Karl Schwarzschild was a German astronomer and physicist, and a pioneer of the field of astrophysics. He solved Einstein's field equations while serving as an artillery office on the Eastern Front, during World War One.

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German

Astronomy

Astrophysics, field theory, General Relativity, electrodynamics, optics

Member of the Prussian Science Academy, 1912.

The Karl-Schwarzschild-Observatorium is in Thüringen, Germany.

There is an asteroid called *Schwarzschilda*.

Streets in Berlin, Göttingen und Garching bei München are named after him.

Professor and Director of the Sternwarte Göttingen (Göttingen Observatory), 1901 - 1909, where he worked with David Hilbert and Hermann Minkowski.

Director of the Astrophysikalisches Observatorium in Potsdam, 1909.

*Untersuchungen zur geometrischen Optik I, II, II.*, 1906. (Investigation of geometrical optics, volumes I, II, III).

Schwarzschild published many papers on astronomical subjects, such as the sun's atmosphere, the bending of light through a slit, electrodynamics, electron motion, fixed star motion, Halley's comet (1911), and the 'new mechanics'.

But his most important work is arguably on Einstein's theories of relativity, in particular the field equations, published in January 1916.

*Über das Gravitationsfeld eines Massenpunktes nach der Einstein’schen Theorie*, 1916 (On the gravitational field of a point mass according the Einstein's Theory).

*Über das Gravitationsfeld einer Kugel aus inkompressibler Flüssigkeit*, 1916 (On the gravitational field of a sphere of incompressible liquid, according to Einstein's Theory).

Astrophotography: he derived equations for the relationship between starlight intensity, exposure times and photoplate emulsion optical density, in which he derives the formula with the Schwarzschild Exponent.

The Schwarzschild solution: Exact solutions to the field equations for Einstein's General Relativity.

The Inner Schwarzschild solution: a general solution applicable to any incompressible fluid.

Schwarzschild radius and Schwarzschild black hole, formed by the gravitational collapse, with spherical symmetry, of a body to within the boundary of the Schwarzschild radius.

*$i = f(I⋅ t^p)$, $i$ is the optical density of exposed photographic emulsion, $I$ the intensity of the starlight, $t$ the exposure time, $p$ is the Schwarzschild Exponent, which is dependent on the photographic plate, and is always < 1.*

Schwarzschild was the first to express the electromagnetic field in Lagrangian form.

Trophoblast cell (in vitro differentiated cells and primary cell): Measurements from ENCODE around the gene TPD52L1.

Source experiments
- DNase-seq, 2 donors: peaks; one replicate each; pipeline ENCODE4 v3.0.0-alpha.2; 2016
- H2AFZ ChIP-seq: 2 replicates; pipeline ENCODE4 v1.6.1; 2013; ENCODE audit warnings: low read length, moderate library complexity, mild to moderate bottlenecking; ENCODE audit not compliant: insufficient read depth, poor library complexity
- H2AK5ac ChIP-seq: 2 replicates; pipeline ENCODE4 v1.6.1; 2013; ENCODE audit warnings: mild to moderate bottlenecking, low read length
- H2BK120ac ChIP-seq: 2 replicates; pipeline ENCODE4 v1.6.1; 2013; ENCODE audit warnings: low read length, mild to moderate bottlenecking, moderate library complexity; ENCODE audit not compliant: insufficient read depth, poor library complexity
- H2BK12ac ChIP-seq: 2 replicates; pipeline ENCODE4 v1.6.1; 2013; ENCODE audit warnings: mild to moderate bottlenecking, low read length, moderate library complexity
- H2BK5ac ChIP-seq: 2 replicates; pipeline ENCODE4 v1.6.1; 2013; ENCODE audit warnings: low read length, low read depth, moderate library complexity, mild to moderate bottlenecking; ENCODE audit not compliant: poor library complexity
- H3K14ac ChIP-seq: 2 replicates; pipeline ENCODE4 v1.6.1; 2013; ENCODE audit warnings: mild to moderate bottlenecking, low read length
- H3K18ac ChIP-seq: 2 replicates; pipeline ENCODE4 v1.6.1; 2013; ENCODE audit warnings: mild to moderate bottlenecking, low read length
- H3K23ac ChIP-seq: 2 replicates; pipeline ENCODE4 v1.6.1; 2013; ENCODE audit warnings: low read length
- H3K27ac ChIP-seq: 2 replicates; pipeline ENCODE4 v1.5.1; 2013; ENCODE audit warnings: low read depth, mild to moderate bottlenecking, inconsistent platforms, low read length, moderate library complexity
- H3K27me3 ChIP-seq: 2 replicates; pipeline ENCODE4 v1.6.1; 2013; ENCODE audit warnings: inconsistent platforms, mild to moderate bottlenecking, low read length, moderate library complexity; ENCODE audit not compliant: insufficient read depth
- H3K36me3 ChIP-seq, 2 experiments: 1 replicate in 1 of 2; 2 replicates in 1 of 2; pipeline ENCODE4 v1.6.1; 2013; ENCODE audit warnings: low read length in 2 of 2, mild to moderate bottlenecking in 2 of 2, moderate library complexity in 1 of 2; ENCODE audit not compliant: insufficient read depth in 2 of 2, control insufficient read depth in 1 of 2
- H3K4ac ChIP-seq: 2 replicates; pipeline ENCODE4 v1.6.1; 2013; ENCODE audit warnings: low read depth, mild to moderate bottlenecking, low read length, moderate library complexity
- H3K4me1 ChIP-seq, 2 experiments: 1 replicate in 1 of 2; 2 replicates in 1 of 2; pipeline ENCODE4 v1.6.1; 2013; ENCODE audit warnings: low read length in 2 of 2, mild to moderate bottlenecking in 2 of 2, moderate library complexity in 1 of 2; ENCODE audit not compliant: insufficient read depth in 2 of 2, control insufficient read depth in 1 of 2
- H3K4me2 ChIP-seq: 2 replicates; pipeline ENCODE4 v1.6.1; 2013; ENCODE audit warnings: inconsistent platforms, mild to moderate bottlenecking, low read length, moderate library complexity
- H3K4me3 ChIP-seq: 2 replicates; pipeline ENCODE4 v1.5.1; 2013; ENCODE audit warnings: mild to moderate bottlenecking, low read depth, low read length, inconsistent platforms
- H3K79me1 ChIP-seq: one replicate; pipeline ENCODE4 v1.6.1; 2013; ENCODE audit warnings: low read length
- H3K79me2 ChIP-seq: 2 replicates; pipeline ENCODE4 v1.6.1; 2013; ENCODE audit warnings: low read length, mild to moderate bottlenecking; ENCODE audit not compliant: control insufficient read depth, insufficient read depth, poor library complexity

Field free variational formulation of electrodynamics.

Schwarzschild radius: $R_s = {2GM}/{c^2}$, $G$ is the gravitational constant, $M$ is the mass, $c$ is the speed of light in a vacuum. $R_s$ is the boundary between the Schwarzschild interior and exterior solutions, a locus of points in space around the central mass $M$, within which everything, including photons, must fall into the central Mass.

Schwarzschild is known as the grandfather of black hole theory. He did not term the phrase (attributed to John Wheeler, 1960s), but is solution to the Einstein General Relativity field equations led to the mathematical calculation of the Schwarzschild radius - the set of points equidistant from a mass that is compressed as much as possible, at which the gravity is so intense, that the consequent bending of spacetime does not permit light to escape.

Tragically, this gentle genius died on May 11, 1916, of an auto-immune skin disease (Pemphigus vulgaris) he contracted in the trenches soon after sending his famous solution to Einstein. He was invalided back to Germany in March 1916, but died on 11 May 1916.

Karl Schwarzschild's son, Martin, born 1912, fled nazi-Germany in 1935, and settled in the USA, where he was an astrophysicist from 1947 at Princeton University. It is pleasing to see that he was able to continue his father's work at the same time and place as Einstein, whom his father had helped so much establish his General Relativity.

(Biographies of famous scientists no. 62)

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1687 - 1759

Nicolaus Bernoulli (I) was the first Nicolaus in the illustrious family dynasty of Bernoulli mathematicians in Basel, Switzerland, in the 17th and 18th centuries.

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